It originally was just a tiny farmhouse, one of the many scattered along the Catania area. It quickly grew from 200 inhabitants to 1600 by the year 1655.
The first traces of Camporotondo, so named for its round shape, date back to the sixteenth century. In 1863 to the name was added Etneo for its proximity to the majestic volcano.
It originally was just a tiny farmhouse, one of the many scattered along the Catania area. It quickly grew from 200 inhabitants to 1600 by the year 1655. Fourteen years later, however, the city was destroyed in a violent lava flow coming from Etna. Many residents sought refuge in the near city. Most chose to settle in Catania resulting in a short time in a demographic collapse. By in 1681 Camporotondo had only 593 inhabitants.
CULTURE AND LANDSCAPE
The area of Camporotondo is an important entity especially regarding its landscape profile. It sits right beneath of Mount Etna, not too far from the Simeto making its soil very fertile. The territory is also famous due to the presence of Timpe and the eruptive cones peripheral. The Church dedicated to St. Anthony Abbot, celebrated on the second Sunday of August, and the baronial Palazzo Natoli, are considered Architecturally interesting for their baroque style and date back to the seventeenth century. Among the famous people who have contributed to the history of Camporotondo there’s the priest Antonio Corsaro. A professor of French literature at the University of Palermo, he founded the literary movement “Verticalismo”.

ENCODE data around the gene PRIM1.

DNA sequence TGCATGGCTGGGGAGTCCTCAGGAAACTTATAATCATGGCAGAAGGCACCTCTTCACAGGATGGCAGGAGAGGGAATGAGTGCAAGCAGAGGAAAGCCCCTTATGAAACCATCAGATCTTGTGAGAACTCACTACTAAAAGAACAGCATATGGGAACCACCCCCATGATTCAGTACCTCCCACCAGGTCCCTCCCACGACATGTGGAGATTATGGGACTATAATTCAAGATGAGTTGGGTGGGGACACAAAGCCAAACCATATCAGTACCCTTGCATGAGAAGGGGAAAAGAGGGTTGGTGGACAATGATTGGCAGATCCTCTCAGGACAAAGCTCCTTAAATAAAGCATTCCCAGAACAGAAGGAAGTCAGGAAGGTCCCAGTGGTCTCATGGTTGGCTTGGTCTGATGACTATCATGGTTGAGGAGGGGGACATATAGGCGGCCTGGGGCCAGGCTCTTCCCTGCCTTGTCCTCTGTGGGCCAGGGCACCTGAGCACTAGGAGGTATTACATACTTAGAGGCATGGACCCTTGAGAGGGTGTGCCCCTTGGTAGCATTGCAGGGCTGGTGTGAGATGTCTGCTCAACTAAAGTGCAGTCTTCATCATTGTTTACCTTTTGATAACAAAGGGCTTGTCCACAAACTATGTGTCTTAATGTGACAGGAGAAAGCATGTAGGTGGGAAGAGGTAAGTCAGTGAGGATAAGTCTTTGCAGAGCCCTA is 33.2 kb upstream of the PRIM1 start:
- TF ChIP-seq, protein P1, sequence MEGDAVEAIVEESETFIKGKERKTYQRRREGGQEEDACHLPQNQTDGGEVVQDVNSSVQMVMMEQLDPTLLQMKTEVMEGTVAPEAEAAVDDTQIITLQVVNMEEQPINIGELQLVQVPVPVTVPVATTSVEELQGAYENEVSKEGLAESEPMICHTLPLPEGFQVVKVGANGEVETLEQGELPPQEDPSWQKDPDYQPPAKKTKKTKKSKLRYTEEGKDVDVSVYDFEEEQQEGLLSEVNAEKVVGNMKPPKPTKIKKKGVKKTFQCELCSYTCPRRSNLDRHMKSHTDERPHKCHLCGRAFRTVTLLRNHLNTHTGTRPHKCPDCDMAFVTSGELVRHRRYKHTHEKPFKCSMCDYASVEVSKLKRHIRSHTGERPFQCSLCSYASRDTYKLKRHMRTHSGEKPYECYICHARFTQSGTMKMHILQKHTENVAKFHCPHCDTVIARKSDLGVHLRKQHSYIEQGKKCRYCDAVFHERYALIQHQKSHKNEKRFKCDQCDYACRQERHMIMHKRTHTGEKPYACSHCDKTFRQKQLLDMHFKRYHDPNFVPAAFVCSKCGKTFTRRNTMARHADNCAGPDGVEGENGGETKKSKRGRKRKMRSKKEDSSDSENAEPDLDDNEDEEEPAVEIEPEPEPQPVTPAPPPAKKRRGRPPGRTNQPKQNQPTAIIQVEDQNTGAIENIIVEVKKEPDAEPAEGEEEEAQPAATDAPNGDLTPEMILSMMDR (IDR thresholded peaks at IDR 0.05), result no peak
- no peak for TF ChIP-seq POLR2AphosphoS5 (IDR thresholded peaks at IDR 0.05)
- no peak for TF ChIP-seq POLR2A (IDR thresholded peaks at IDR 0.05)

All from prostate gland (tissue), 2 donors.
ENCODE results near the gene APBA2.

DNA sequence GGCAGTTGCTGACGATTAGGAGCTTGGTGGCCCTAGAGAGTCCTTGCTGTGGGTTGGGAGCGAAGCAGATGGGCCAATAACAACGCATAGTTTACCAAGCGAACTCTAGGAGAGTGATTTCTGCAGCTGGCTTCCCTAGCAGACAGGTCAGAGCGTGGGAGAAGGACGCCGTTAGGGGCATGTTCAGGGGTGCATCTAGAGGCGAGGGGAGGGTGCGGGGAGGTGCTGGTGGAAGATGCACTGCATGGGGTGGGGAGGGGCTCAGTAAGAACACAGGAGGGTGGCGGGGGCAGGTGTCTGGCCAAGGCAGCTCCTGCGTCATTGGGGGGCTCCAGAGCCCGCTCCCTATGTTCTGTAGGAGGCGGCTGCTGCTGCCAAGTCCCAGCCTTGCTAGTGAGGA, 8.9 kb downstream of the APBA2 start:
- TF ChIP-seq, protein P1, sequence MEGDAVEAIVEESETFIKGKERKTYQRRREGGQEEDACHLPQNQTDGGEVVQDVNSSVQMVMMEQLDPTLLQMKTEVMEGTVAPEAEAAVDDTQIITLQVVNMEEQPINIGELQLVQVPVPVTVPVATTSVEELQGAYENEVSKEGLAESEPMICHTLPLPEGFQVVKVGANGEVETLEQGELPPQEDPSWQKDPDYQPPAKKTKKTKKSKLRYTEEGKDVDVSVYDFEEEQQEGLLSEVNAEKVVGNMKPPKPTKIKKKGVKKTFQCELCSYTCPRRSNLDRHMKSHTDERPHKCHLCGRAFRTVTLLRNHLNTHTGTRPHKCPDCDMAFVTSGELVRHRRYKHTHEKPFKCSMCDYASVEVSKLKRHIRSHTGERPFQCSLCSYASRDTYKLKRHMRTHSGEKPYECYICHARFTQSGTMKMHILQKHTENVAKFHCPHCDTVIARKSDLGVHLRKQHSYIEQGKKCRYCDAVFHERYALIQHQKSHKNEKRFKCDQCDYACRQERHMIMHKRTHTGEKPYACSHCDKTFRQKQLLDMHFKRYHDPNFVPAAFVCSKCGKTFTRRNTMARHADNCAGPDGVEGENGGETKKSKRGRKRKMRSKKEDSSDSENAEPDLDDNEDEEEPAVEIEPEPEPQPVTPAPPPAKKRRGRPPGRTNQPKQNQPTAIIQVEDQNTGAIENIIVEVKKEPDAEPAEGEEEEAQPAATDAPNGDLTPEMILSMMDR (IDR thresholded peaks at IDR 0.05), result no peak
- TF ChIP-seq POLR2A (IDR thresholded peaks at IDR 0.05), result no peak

ECONOMY AND LOCAL GOODS
The economy of Camporotondo is based on numerous artisan factories of limestone and clay, clay mining companies and lava rock processing. there’s a very rich presence of vineyards surrounded by walls of lava. There’s a notable production of olive oil, too. Meanwhile In “sciarosi” terrains are farmed figs, prickly pears and citrus cultures.